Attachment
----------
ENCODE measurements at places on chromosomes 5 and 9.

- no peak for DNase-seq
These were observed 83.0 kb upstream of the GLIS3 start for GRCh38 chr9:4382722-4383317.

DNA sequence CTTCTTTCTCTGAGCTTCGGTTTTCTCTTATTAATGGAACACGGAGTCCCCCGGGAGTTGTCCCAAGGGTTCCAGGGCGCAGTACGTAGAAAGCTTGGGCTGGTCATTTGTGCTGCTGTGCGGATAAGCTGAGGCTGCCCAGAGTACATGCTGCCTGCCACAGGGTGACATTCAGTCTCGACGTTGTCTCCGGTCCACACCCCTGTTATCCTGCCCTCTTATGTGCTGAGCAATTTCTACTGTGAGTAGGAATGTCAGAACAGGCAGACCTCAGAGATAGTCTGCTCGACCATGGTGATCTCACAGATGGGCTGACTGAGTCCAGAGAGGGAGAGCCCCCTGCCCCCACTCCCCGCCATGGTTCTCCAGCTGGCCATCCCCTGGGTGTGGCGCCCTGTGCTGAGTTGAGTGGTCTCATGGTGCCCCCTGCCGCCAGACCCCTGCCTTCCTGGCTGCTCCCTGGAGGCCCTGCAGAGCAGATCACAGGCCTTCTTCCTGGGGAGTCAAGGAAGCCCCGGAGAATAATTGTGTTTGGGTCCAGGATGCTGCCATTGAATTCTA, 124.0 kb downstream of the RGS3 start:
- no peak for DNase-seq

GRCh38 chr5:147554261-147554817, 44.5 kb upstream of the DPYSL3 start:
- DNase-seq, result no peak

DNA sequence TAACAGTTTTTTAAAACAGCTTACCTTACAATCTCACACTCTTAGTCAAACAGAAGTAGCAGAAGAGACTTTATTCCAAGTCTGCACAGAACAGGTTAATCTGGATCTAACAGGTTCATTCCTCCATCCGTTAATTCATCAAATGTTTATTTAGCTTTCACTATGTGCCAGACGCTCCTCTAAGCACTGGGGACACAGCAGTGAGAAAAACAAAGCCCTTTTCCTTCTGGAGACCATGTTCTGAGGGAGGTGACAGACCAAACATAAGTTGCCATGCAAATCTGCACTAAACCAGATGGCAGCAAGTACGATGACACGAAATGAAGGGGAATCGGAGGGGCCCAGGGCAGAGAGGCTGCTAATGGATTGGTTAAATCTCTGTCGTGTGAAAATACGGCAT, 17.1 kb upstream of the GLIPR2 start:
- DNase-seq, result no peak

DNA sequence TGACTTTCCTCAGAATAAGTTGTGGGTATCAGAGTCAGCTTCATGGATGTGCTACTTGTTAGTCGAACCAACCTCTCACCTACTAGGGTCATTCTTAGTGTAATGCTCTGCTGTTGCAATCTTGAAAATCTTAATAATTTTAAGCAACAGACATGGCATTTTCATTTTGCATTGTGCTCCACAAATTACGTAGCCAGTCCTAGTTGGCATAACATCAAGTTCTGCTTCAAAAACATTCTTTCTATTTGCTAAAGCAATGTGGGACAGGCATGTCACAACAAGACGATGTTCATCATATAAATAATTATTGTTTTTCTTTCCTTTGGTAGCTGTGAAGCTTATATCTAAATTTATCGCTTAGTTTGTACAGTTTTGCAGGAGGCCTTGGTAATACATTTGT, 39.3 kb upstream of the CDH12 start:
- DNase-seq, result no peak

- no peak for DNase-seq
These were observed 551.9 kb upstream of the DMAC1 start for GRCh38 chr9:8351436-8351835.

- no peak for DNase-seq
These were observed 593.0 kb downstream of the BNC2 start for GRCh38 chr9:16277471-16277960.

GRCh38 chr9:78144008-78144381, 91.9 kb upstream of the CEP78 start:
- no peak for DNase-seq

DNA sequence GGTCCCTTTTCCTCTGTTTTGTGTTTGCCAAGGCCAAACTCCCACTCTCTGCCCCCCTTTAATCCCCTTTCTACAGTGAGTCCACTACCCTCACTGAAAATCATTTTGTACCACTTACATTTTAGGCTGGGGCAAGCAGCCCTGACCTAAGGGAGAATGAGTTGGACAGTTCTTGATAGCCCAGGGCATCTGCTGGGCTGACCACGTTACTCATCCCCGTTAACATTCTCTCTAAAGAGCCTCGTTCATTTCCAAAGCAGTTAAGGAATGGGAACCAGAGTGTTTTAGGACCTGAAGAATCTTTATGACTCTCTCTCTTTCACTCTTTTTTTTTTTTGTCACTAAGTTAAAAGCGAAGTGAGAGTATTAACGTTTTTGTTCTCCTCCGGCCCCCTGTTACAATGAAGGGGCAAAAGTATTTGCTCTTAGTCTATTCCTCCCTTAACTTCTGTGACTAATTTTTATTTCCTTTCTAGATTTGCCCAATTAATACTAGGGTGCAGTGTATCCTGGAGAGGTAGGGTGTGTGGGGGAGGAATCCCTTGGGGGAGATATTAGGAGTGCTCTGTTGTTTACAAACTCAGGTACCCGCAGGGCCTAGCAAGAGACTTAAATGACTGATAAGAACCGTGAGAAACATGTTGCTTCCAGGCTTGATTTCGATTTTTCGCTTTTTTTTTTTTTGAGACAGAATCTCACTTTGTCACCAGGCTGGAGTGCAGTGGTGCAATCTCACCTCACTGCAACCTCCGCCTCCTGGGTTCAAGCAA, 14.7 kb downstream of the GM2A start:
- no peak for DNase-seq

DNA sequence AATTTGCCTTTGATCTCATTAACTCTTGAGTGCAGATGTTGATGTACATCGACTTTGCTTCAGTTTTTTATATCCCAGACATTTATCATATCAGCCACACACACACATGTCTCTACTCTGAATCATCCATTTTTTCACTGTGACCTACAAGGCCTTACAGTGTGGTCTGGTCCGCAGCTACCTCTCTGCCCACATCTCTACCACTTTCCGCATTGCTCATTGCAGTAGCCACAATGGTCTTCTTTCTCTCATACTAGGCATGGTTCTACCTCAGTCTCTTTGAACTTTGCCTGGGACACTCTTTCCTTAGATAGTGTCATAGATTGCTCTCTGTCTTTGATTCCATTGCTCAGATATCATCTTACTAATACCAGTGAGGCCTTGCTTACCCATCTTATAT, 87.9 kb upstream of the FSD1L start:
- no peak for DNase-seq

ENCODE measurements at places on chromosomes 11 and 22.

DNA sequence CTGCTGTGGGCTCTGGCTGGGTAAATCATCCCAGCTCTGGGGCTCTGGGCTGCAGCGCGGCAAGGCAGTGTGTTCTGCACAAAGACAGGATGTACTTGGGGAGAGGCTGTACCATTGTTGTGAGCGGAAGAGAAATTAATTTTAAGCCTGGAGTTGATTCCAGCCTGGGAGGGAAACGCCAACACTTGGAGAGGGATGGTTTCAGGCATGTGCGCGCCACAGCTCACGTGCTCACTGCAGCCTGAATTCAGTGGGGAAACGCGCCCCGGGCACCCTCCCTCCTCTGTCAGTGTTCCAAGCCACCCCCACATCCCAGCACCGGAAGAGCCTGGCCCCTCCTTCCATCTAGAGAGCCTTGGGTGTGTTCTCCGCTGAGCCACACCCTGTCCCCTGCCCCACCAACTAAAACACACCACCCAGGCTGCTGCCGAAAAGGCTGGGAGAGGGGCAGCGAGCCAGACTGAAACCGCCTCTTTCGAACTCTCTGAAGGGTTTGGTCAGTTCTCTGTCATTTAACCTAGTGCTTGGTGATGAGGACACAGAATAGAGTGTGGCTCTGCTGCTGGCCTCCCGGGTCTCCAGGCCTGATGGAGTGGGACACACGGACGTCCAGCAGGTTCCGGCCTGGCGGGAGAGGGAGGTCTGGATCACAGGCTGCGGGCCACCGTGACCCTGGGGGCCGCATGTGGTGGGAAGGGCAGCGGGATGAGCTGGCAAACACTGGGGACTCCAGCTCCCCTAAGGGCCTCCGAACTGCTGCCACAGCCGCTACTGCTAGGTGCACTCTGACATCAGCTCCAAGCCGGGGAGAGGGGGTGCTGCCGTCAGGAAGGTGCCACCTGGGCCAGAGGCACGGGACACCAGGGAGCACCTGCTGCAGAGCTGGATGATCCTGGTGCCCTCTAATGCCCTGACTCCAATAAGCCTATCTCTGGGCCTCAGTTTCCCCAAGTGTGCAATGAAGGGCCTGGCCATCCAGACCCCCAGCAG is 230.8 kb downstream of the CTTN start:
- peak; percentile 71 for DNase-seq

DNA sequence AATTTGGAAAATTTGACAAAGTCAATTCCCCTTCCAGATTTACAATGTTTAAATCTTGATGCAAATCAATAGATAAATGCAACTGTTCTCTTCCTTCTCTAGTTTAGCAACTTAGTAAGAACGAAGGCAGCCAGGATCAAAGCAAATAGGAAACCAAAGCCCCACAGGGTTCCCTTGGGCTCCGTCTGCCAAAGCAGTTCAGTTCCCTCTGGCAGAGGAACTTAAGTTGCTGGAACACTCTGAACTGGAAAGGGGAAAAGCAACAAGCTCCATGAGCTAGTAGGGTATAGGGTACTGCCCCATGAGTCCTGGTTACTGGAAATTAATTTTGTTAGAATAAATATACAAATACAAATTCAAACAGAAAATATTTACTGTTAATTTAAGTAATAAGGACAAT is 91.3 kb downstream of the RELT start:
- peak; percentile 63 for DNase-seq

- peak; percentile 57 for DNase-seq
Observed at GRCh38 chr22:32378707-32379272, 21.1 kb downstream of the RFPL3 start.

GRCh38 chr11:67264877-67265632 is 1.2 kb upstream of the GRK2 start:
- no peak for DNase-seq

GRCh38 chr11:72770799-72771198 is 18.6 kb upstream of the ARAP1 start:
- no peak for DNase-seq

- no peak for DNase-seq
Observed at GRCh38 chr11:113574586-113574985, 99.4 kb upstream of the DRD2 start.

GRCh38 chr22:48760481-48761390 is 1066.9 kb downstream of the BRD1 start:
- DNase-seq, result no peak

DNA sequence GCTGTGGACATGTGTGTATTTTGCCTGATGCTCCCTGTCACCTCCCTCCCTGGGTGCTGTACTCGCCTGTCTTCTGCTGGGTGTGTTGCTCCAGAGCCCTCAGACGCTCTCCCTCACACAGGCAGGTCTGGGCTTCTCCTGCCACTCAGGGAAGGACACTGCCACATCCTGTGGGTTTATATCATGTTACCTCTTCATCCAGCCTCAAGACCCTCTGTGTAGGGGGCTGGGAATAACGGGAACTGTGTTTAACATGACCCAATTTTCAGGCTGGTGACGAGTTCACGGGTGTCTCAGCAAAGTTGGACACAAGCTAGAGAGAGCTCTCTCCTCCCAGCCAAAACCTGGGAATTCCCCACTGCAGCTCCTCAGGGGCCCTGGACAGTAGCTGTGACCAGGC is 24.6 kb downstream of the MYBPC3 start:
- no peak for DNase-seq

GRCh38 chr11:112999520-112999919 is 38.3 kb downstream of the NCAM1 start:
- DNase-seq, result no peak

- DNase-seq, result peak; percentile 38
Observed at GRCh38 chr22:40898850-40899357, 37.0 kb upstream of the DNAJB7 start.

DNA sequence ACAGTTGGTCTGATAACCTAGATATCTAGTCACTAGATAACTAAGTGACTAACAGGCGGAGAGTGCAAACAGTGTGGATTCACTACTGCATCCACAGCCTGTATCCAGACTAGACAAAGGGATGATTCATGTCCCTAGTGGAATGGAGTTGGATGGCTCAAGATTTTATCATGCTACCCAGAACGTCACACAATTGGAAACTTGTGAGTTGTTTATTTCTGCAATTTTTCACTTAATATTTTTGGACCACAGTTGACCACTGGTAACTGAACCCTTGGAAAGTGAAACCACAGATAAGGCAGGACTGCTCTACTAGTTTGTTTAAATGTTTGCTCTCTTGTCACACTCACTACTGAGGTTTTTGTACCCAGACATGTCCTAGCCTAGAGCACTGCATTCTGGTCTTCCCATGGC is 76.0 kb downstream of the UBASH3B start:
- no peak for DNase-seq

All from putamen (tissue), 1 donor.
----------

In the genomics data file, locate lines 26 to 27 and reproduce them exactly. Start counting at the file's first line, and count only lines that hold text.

- peak; percentile 63 for DNase-seq

- peak; percentile 57 for DNase-seq